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Lifelong Amateur Frank Stranahan Passes
Before there were famed well-muscled golfers like Arnold Palmer and Tiger Woods, there was Frank Stranahan, One of the game's all-time great amateur players, Stranahan died Sunday in West Palm Beach, Fla. His death, after a brief illness, was announced by his son Lance.
Stranahan won more than 50 amateur tournaments in the 1940s and '50s and six PGA Tour events. He was one of the first athletes from any sport devoted to muscle-building. Golfers especially shunned such conditioning as they feared they'd lose flexibility.
But not Shanahan, a player that Palmer, upon meeting him in 1949 at Pinehurst, N.C., called "Muscles."
Stranahan proved that being fit and well-proportioned wasn't such a bad idea. He was a two-time winner of the British Amateur when the tournament was a major, and was a runner-up once at the Masters and twice in the British Open. He was considered the world's top amateur golfer in the period between Bobby Jones in the 1930s and Tiger Woods in the 1990s.
Stranahan seemed to have it all. He was the son of Robert A. Stranahan, a Boston native who amassed a fortune with his company, Champion Spark Plug Company of Toledo, Ohio. He was handsome, healthy, wealthy and a world-class power-lifter.
Stranahan began his quest for physical fitness after he tried out for his high school football team. "His coach told him he was too small - he was probably 140 pounds - and we have a lot of burly kids," Lance Stranahan told the New York Times' Richard Goldstein in a recent interview. Frank Stranahan enrolled in the popular Charles Atlas fitness course, ate a lot of steak, reached 170 pounds and made the team.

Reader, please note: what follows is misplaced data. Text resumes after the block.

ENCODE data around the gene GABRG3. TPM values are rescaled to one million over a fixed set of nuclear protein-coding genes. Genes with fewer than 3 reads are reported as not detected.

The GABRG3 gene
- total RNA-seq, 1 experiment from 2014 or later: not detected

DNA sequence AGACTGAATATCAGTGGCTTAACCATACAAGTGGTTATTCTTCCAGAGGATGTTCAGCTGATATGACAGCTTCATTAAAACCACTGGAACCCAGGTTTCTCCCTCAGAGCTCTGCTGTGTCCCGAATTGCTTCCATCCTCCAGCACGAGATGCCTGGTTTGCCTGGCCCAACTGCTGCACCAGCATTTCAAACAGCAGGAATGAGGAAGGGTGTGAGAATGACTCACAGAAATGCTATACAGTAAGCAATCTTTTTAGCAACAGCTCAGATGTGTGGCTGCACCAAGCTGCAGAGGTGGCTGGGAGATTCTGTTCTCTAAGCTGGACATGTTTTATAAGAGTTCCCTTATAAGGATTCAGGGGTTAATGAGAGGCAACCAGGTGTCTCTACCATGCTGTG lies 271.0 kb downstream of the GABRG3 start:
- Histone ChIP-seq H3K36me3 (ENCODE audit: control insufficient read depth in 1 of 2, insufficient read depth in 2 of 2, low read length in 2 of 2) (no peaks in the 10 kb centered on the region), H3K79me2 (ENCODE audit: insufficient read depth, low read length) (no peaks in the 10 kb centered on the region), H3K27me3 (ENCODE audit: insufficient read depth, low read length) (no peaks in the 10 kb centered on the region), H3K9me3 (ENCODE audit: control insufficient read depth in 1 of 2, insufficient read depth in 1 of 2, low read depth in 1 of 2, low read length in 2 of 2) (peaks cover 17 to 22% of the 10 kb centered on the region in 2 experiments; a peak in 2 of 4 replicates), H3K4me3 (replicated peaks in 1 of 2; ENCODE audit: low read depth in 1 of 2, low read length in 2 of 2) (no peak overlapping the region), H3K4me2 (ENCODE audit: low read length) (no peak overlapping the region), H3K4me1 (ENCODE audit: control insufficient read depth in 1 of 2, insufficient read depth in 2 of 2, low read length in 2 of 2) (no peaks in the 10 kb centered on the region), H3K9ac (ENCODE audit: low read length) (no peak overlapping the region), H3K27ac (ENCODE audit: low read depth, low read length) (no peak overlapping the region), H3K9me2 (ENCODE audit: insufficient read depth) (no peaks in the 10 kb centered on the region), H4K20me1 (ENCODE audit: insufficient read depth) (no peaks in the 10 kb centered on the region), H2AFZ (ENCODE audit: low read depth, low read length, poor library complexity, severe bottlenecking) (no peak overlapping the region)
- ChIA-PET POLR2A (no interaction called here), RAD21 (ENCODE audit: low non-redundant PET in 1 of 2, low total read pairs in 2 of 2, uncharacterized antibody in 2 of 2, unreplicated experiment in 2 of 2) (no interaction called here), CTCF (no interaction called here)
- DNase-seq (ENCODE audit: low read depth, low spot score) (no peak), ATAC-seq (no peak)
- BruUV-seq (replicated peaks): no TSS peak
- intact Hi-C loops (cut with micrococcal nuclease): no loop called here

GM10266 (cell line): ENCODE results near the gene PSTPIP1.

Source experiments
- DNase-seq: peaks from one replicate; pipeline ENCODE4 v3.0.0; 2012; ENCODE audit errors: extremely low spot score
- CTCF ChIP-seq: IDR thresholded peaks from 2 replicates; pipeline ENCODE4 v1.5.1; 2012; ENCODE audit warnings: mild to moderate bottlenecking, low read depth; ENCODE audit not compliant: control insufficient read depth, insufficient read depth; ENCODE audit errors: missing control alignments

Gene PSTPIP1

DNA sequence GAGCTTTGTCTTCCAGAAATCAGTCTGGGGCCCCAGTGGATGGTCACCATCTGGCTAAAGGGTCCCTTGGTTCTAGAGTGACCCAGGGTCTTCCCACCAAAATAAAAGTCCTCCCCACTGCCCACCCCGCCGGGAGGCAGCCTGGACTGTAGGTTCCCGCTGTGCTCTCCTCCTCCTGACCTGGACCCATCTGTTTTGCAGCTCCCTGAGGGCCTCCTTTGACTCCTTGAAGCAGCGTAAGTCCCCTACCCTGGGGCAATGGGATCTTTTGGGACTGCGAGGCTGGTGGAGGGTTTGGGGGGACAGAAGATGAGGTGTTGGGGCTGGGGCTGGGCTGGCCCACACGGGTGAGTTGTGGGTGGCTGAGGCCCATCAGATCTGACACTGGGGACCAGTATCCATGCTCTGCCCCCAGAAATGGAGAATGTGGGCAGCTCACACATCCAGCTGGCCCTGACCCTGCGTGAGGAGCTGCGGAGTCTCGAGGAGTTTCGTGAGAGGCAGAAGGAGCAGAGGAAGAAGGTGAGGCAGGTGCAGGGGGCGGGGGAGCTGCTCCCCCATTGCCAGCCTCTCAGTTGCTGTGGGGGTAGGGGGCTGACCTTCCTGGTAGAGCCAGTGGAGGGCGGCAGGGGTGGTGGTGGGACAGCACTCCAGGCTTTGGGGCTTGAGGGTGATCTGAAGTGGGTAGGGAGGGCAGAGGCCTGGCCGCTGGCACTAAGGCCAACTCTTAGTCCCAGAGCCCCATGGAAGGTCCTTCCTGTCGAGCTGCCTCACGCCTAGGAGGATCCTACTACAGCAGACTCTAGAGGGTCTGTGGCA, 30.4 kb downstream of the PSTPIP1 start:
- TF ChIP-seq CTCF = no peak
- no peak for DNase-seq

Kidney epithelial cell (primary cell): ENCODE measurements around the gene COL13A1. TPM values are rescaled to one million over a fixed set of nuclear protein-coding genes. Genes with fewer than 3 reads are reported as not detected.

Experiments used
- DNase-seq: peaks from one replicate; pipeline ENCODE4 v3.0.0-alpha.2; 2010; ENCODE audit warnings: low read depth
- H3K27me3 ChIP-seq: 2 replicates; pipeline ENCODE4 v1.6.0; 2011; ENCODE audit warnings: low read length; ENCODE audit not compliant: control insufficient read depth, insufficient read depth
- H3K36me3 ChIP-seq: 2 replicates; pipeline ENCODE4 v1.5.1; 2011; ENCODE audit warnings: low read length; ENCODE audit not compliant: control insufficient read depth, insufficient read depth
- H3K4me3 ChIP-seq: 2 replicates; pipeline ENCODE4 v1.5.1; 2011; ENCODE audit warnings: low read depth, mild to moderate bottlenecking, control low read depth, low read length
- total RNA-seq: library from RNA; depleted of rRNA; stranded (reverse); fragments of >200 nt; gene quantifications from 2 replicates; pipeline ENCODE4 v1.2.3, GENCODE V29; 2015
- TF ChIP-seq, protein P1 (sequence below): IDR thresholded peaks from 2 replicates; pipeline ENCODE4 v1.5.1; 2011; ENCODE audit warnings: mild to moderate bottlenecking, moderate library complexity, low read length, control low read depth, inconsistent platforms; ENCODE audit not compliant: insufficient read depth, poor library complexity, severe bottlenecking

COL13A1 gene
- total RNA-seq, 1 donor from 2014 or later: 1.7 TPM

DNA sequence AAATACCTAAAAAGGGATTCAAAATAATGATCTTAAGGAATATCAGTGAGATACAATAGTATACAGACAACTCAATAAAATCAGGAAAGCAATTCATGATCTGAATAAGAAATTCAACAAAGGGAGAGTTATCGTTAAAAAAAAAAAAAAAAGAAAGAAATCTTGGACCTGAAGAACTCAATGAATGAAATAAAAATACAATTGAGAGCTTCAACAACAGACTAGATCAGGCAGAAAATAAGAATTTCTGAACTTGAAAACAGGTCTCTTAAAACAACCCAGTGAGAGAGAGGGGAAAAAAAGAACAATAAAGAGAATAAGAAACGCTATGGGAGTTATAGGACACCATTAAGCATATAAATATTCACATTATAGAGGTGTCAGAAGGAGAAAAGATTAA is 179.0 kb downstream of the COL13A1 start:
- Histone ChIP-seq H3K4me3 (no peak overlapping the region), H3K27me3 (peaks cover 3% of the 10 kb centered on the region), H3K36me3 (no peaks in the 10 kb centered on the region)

He later developed a specialized physical-fitness program for golf, one that would minimize overdevelopment of his chest muscles and biceps.
Several golf notables recognized Stranahan's role in history after learning of his death. "We look at the athleticism of our players today and can say that Frank was truly before his time when it came to golf and fitness," said PGA Tour commissioner Tim Finchem in a statement.
In a Twitter post, another lifelong devotee of muscle-building, nine-time major winner Gary Player, called Stranahan "my fitness mentor, friend & inspiration."
Stranahan took up running after he retired from competitive golf in 1964. He competed in the New York and Boston marathons. He later eschewed meats and, instead, switched to a diet of whole grains, fresh fruit and vegetables.
Stranahan fell 30 years short of a promise he made to The Palm Beach Post in 1999. "I feel I'm going to live a lot longer than most people dream of living," he said then. "I think it will be very easy for me to make 120."